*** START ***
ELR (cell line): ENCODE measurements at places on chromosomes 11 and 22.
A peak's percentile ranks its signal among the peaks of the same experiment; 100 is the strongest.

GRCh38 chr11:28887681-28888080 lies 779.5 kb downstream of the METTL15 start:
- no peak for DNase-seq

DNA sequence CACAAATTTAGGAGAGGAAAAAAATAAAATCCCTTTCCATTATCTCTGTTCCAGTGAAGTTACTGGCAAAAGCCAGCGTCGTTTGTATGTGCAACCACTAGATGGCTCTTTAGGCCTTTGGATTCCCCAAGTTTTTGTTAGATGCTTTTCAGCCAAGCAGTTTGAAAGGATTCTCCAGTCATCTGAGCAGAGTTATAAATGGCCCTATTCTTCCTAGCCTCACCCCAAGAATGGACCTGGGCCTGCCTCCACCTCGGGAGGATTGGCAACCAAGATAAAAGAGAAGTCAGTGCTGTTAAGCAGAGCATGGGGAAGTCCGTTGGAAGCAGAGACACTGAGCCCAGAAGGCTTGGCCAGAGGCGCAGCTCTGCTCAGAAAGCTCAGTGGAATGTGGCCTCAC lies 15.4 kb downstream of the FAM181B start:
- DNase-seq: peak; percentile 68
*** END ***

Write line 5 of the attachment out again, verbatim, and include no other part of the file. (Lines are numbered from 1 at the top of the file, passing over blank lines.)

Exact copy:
DNA sequence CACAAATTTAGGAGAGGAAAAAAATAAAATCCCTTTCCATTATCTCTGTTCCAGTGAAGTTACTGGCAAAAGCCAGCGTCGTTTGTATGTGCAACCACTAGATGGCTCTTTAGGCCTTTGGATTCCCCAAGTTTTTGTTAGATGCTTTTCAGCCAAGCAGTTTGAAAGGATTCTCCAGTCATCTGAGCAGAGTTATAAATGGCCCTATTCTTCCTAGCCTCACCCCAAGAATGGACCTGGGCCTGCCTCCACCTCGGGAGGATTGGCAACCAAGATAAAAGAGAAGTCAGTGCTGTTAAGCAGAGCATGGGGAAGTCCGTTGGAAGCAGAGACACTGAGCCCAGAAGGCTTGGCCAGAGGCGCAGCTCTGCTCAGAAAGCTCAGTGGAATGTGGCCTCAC lies 15.4 kb downstream of the FAM181B start: